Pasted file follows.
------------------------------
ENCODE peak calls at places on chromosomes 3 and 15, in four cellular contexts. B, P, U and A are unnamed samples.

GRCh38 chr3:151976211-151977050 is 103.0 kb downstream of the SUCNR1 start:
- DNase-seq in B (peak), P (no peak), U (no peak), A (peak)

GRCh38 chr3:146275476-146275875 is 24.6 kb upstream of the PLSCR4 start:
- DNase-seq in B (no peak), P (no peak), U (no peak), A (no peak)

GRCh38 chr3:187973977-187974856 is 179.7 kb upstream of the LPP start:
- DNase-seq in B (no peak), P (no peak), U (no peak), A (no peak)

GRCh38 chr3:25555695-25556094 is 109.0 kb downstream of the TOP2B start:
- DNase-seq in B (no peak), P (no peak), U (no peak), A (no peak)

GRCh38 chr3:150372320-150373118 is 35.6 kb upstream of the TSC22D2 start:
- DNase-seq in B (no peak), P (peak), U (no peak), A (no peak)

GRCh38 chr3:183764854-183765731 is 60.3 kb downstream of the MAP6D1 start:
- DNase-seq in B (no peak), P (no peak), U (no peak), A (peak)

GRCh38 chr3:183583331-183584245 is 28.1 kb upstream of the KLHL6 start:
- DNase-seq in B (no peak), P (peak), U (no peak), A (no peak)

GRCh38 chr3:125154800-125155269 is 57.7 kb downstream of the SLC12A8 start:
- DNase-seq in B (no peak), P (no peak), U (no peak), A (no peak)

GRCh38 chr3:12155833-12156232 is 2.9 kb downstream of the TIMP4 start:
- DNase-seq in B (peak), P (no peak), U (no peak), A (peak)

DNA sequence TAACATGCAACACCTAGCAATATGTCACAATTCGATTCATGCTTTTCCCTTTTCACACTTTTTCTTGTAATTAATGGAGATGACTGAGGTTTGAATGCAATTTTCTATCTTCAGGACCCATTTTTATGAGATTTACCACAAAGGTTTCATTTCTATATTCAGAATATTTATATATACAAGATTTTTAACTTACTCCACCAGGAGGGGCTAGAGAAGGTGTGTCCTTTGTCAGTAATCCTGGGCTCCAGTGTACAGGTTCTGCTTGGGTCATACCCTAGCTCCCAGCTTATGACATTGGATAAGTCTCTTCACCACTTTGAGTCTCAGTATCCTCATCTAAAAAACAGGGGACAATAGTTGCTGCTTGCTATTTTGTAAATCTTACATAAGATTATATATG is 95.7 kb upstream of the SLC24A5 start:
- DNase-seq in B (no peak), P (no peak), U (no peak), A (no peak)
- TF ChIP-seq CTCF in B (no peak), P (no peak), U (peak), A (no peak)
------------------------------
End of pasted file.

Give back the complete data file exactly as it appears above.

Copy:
ENCODE peak calls at places on chromosomes 3 and 15, in four cellular contexts. B, P, U and A are unnamed samples.

GRCh38 chr3:151976211-151977050 is 103.0 kb downstream of the SUCNR1 start:
- DNase-seq in B (peak), P (no peak), U (no peak), A (peak)

GRCh38 chr3:146275476-146275875 is 24.6 kb upstream of the PLSCR4 start:
- DNase-seq in B (no peak), P (no peak), U (no peak), A (no peak)

GRCh38 chr3:187973977-187974856 is 179.7 kb upstream of the LPP start:
- DNase-seq in B (no peak), P (no peak), U (no peak), A (no peak)

GRCh38 chr3:25555695-25556094 is 109.0 kb downstream of the TOP2B start:
- DNase-seq in B (no peak), P (no peak), U (no peak), A (no peak)

GRCh38 chr3:150372320-150373118 is 35.6 kb upstream of the TSC22D2 start:
- DNase-seq in B (no peak), P (peak), U (no peak), A (no peak)

GRCh38 chr3:183764854-183765731 is 60.3 kb downstream of the MAP6D1 start:
- DNase-seq in B (no peak), P (no peak), U (no peak), A (peak)

GRCh38 chr3:183583331-183584245 is 28.1 kb upstream of the KLHL6 start:
- DNase-seq in B (no peak), P (peak), U (no peak), A (no peak)

GRCh38 chr3:125154800-125155269 is 57.7 kb downstream of the SLC12A8 start:
- DNase-seq in B (no peak), P (no peak), U (no peak), A (no peak)

GRCh38 chr3:12155833-12156232 is 2.9 kb downstream of the TIMP4 start:
- DNase-seq in B (peak), P (no peak), U (no peak), A (peak)

DNA sequence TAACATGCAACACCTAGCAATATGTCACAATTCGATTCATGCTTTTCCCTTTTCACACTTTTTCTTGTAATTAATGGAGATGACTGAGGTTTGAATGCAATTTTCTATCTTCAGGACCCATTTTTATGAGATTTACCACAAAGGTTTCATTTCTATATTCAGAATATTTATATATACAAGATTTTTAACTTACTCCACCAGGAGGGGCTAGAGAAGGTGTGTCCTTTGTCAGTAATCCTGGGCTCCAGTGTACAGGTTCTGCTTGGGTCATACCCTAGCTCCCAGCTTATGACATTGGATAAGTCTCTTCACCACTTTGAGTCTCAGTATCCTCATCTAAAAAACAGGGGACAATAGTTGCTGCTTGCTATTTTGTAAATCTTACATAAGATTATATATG is 95.7 kb upstream of the SLC24A5 start:
- DNase-seq in B (no peak), P (no peak), U (no peak), A (no peak)
- TF ChIP-seq CTCF in B (no peak), P (no peak), U (peak), A (no peak)